Tax season – the period between January and April 15, when most people file their taxes – is often a hectic time. But this year’s tax season is special.
It’s been a little over a year since the Tax Cuts and Jobs Act went into effect. As the largest overhaul of the tax code since 1986, the still-relatively-new law could have a major impact on your taxes, including your refund. For that reason, I thought it would be good to review what the law changed, as well as what you can do to minimize headaches as you file your taxes ahead of the April 15 deadline.
Quick disclaimer: The tax law is a politically charged subject, but you won’t find any politics here. While experts may argue over whether the tax law has been good or bad for the country, this letter is solely about how the law may affect you. So, without further do, let’s discuss:
Major Changes to Remember as You File
The most obvious major change to remember is that most tax rates have been reduced. That means there’s a good chance you paid less in taxes over the past year. Here’s how the various tax brackets look now:1
If you receive a paycheck every month, you should pay special attention to your federal income tax withholding this year. This is the amount of federal income tax withheld from your paycheck. Because of the new tax brackets, most people started seeing withholding changes around February or March of last year. And while it’s likely that less of your paycheck went to federal income taxes, you should still scrutinize your withholding carefully to make sure it’s correct. The last thing you want is to find that not enough tax was withheld by your employer! That could require you to pay a penalty when you file your return.
According to the IRS1, people who meet any of the following criteria should be especially careful when checking their withholding:
Ensuring the accuracy of your withholding is always important, of course, but because of all the changes to the tax code, it’s more critical than ever that you be thorough!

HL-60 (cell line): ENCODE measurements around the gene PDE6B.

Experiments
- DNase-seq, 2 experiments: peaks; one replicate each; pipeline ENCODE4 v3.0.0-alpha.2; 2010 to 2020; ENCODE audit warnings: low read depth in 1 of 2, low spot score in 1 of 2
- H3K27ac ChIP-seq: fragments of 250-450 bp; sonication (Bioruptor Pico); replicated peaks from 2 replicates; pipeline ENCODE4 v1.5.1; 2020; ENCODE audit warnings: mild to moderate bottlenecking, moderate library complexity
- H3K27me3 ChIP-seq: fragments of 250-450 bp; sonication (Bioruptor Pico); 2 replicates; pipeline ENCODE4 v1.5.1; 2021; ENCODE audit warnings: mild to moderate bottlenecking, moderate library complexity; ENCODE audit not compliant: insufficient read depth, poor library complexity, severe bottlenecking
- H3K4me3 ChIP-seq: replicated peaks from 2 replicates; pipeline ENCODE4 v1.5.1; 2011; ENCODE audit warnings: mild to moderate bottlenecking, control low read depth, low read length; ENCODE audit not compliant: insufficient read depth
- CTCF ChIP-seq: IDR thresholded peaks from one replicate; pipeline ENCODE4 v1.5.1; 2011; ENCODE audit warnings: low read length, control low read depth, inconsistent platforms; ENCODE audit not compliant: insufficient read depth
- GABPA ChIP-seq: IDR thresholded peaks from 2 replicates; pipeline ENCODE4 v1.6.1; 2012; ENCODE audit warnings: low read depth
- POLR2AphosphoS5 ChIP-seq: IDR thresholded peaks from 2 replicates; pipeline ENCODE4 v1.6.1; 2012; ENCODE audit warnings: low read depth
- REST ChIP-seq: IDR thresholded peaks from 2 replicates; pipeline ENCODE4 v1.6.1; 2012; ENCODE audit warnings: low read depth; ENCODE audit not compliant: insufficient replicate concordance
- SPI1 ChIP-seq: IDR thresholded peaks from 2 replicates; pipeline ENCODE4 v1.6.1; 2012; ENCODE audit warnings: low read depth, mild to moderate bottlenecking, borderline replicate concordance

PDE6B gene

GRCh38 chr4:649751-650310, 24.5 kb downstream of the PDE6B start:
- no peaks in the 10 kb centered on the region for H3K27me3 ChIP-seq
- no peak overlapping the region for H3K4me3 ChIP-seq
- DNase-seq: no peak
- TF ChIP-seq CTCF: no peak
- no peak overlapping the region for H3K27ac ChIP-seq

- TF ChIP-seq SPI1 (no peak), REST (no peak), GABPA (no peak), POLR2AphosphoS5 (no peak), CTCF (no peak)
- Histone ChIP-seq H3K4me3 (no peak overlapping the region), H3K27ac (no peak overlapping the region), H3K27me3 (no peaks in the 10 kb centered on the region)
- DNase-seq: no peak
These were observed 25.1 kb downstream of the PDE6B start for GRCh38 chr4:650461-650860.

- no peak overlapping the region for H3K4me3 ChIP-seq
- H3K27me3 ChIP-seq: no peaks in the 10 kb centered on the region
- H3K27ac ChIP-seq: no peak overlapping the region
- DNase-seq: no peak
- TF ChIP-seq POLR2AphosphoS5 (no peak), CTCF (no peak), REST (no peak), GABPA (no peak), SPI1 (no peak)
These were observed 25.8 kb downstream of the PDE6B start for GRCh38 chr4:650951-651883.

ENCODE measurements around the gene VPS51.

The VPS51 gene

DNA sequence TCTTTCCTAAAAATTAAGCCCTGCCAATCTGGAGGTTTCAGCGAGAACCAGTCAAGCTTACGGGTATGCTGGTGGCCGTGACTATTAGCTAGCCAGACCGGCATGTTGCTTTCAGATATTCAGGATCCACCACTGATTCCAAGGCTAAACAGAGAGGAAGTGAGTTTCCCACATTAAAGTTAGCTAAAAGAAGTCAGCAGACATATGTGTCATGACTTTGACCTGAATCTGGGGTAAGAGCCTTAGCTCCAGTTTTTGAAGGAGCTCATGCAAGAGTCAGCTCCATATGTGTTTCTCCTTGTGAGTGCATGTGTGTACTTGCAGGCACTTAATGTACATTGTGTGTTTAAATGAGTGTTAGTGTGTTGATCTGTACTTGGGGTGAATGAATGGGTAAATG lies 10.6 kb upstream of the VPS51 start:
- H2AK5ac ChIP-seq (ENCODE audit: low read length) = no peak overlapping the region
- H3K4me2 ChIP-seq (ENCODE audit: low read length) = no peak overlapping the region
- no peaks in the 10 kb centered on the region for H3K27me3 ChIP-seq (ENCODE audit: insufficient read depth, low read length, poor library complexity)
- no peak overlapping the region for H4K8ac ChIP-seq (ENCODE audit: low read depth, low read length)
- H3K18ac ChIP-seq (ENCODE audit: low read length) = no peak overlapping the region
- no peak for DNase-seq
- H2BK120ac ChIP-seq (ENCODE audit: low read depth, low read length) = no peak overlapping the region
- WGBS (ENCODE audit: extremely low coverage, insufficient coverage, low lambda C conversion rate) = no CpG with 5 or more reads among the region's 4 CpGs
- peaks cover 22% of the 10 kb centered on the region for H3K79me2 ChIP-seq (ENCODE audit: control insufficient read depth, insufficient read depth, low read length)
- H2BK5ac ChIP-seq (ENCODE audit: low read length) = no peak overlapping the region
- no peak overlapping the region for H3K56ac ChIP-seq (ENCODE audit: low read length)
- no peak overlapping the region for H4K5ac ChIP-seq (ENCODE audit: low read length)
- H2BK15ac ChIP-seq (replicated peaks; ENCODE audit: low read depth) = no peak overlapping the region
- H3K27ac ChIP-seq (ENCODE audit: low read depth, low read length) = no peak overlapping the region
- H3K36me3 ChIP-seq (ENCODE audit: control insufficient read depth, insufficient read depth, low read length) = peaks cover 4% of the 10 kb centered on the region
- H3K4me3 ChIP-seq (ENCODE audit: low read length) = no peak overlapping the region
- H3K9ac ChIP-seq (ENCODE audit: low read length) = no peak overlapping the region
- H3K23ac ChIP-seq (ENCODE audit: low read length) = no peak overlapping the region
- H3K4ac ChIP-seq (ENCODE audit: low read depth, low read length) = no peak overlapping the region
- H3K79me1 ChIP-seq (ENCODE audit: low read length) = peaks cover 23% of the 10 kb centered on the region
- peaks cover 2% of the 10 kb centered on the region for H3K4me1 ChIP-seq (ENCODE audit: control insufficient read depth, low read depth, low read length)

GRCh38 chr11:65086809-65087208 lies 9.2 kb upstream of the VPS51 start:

Speaking of changes, let’s now turn to:
Changes to Deductions
There are two basic kinds of deductions – standard and itemized. As the IRS puts it, “The standard deduction is a dollar amount that reduces the amount of income on which you are taxed and varies according to your filing status.”1 The new tax law nearly doubled standard deductions.
Here’s what the new standard deduction looks like:1
But all this comes with a catch: You can’t take the standard deduction if you also itemize deductions. And for married couples filing separately, both spouses must take the same type of deduction. So if one spouse chooses to itemize, the other spouse must as well.
So, here’s what you need to determine: Will you enjoy a larger tax cut by taking the standard deduction, or itemized?
For most people, the standard deduction is probably the way to go. But if you still choose to take itemized deductions, there are changes to those you need to be aware of as well. For instance:
Medical expenses: For your 2018 taxes, you can deduct out-of-pocket medical and dental expenses that exceed 7.5% of your “adjusted gross income”. (This is your total gross income minus specific deductions.) This is down from the previous 10%, although the level returns to normal next year.1
State and local taxes: One of the biggest changes to itemized deductions is that you can now deduct no more than $10,000 of any combination of state and local income taxes, sales taxes, and property taxes. For people living in high-tax states, this is perhaps the single biggest reason why it now makes more sense to take the standard deduction.1
Mortgage interest: If you took out a mortgage or home equity loan before December 15, 2017, you can deduct up to $1,000,000 in interest. However, the new tax law caps the deduction at $750,000 for loans taken out after that date.1
Charitable contributions: The limit on charitable contributions in cash is now 60% of your adjusted gross income, up from 50% before the new tax law. That means you may be able to deduct more of any charitable cash contributions you made in 2018.1
Changes to Child Tax Credits and the AMT
Due to the new law, more families with children under 17 now qualify for a larger child tax credit. For your 2018 return, the maximum credit is now $2,000 per child for individuals earning up to $200,000 and married couples earning up to $400,000, so long as they file jointly.1